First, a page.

Critical Evaluation

One of the richest and most powerful of twentieth century American novels is Robert Penn Warren’s All the King’s Men. In its pages can be traced a multitude of fascinating subjects ranging from politics to religion, from sociology to philosophy. There is an equally wide scope to the thematic questions posed by the work. The novel’s complexities arouse various responses in its readers. Some, for example, praise it as Christian, while others revile it as nihilistic on exactly the same grounds. The book is generally regarded as the masterpiece of a novelist who is also a respected poet, critic, and professor.

Warren, a Kentucky native, has a special affinity for the South, and much of his work suggests the traditions and problems of this region. All the King’s Men, while exploring issues that are universal as well as regional, has an unmistakable southern flavor in areas other than mere setting. An immediate query regarding this Pulitzer Prize-winning book usually touches on the relationship of Willie Stark and Huey Long. Governor of Louisiana from 1928 to 1931, Long led a career that parallels what Warren designs for Stark, and Long presented a similarly powerful and paradoxical personality. The product of a poor background, Long became a lawyer at twenty-one after completing the three-year Tulane University course in eight months. Three years later, aggressive and determined, he sought and won the one state office open at his age, a seat on the Railroad Commission. An unorthodox champion of the little man, Long in his 1924 race for governor was unsuccessful when he tried to remain moderate on the Ku Klux Klan issue. His 1928 try for the office was a triumph, however, and at thirty-five, the outspoken country boy was a governor who almost single-handedly ruled the state. Using patronage as his lever, Long talked the legislature into a thirty-million-dollar bond issue to finance farm roads, hospitals, free schoolbooks, and other programs popular with the poor but infuriating to his opponents. Like Stark, Long soon found himself impeached and charged with bribery, plotting the murder of a senator, misusing state funds, and various other crimes, some of which this strange mixture of demagogue and selfless public servant no doubt had committed. However, his promises and threats kept Long in office after a sufficient number of senators signed a round robin promising not to convict him no matter what the evidence.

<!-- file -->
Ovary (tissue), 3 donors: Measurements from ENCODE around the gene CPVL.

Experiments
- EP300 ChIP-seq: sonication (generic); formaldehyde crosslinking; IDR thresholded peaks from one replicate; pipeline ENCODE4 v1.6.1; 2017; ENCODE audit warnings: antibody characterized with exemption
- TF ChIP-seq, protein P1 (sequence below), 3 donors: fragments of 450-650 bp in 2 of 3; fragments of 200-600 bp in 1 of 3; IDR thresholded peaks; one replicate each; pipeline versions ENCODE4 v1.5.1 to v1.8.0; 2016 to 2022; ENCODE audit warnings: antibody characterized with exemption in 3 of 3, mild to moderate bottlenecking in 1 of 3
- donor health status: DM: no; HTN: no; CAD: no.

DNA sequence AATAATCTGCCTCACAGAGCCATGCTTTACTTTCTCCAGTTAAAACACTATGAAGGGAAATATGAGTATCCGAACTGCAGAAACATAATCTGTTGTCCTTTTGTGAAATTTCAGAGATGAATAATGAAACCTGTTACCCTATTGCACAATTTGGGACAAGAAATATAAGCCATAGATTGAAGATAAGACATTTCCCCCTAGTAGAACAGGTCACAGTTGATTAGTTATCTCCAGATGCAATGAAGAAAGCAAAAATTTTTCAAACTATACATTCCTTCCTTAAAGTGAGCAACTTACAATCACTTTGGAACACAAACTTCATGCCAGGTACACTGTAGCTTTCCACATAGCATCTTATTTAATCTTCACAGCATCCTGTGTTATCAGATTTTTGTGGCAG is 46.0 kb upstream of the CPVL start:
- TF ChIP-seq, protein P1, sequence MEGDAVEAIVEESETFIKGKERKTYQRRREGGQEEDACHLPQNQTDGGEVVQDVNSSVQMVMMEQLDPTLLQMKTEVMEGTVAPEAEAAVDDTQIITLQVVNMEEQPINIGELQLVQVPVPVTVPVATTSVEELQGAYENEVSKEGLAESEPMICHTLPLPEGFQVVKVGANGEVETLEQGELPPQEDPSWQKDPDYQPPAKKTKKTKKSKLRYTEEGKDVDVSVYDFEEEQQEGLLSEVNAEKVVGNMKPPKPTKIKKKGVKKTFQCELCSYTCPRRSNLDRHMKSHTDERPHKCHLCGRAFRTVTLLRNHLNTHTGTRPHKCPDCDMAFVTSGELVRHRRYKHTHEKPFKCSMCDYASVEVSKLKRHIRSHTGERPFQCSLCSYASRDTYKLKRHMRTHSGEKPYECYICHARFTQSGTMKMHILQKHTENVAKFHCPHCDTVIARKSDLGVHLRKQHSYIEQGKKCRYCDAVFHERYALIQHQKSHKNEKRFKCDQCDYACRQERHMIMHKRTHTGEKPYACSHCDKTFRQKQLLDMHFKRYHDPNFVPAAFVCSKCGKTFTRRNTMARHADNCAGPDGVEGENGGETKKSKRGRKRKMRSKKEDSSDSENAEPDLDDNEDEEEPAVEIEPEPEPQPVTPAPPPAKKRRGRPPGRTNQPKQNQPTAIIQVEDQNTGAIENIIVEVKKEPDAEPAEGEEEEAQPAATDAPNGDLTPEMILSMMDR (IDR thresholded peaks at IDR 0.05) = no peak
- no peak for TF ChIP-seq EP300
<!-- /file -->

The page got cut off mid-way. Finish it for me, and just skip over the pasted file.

Long’s career, which included the unprecedented move of becoming a U. S. senator while still serving as governor, and having plans to seek the presidency, was halted by assassination. In a 1935 scene almost re-created in All the King’s Men, a man stepped from behind a pillar at the Capitol and shot once. Felled by sixty-one bullets from Long’s bodyguards, the assassin, Dr. Carl A. Weiss, died within seconds. Thirty hours later, Long, the “Kingfish,” was also dead. Weiss’s motivations were never satisfactorily explained, but some claimed that he was angry because Long’s maneuvering had cost his father a judgeship.

Despite the overwhelming similarities between Long and Stark, Warren denied having...

(The entire section is 1302 words.)